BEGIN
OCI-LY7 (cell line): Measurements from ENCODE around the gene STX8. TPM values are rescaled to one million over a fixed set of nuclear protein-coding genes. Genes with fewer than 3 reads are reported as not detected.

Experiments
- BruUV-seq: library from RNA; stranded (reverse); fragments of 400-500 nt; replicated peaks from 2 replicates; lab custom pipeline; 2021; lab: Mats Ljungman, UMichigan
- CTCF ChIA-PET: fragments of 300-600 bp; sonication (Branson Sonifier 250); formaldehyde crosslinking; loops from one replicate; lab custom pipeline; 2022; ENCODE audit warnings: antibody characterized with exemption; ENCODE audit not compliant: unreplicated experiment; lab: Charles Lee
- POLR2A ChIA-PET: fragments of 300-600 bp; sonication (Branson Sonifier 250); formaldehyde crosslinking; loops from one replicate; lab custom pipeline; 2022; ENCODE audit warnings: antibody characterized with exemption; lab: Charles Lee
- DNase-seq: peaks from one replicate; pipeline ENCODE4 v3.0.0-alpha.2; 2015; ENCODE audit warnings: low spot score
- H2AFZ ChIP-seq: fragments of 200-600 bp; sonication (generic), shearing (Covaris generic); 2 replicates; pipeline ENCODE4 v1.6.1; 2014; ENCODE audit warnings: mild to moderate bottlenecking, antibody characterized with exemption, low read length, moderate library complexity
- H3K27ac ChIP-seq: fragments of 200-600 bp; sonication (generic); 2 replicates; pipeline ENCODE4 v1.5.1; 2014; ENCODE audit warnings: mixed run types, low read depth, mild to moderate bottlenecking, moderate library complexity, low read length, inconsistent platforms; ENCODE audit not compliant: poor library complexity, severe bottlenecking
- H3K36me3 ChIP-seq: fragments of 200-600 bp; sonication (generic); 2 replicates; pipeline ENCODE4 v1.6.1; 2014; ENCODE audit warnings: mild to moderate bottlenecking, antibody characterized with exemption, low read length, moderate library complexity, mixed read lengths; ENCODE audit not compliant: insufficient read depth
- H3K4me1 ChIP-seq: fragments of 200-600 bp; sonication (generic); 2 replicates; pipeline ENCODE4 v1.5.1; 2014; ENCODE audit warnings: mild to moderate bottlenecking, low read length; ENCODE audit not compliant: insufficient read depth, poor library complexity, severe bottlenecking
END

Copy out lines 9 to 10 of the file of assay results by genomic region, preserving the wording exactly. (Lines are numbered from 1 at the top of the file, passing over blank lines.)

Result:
- H3K36me3 ChIP-seq: fragments of 200-600 bp; sonication (generic); 2 replicates; pipeline ENCODE4 v1.6.1; 2014; ENCODE audit warnings: mild to moderate bottlenecking, antibody characterized with exemption, low read length, moderate library complexity, mixed read lengths; ENCODE audit not compliant: insufficient read depth
- H3K4me1 ChIP-seq: fragments of 200-600 bp; sonication (generic); 2 replicates; pipeline ENCODE4 v1.5.1; 2014; ENCODE audit warnings: mild to moderate bottlenecking, low read length; ENCODE audit not compliant: insufficient read depth, poor library complexity, severe bottlenecking